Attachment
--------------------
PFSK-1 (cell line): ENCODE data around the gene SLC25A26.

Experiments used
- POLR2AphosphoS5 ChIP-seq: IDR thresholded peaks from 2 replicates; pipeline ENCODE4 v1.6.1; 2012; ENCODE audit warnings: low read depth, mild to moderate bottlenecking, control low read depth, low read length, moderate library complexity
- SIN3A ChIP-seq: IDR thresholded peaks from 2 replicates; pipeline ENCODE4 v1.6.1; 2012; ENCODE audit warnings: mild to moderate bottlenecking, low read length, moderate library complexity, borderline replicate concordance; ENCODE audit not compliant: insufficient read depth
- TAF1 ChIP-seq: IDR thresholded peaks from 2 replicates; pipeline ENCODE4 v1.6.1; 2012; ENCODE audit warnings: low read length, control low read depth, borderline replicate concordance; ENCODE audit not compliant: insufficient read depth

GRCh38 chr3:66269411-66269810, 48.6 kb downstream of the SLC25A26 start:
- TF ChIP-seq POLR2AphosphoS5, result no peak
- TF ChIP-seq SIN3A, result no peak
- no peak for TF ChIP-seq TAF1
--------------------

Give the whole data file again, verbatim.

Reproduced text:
PFSK-1 (cell line): ENCODE data around the gene SLC25A26.

Experiments used
- POLR2AphosphoS5 ChIP-seq: IDR thresholded peaks from 2 replicates; pipeline ENCODE4 v1.6.1; 2012; ENCODE audit warnings: low read depth, mild to moderate bottlenecking, control low read depth, low read length, moderate library complexity
- SIN3A ChIP-seq: IDR thresholded peaks from 2 replicates; pipeline ENCODE4 v1.6.1; 2012; ENCODE audit warnings: mild to moderate bottlenecking, low read length, moderate library complexity, borderline replicate concordance; ENCODE audit not compliant: insufficient read depth
- TAF1 ChIP-seq: IDR thresholded peaks from 2 replicates; pipeline ENCODE4 v1.6.1; 2012; ENCODE audit warnings: low read length, control low read depth, borderline replicate concordance; ENCODE audit not compliant: insufficient read depth

GRCh38 chr3:66269411-66269810, 48.6 kb downstream of the SLC25A26 start:
- TF ChIP-seq POLR2AphosphoS5, result no peak
- TF ChIP-seq SIN3A, result no peak
- no peak for TF ChIP-seq TAF1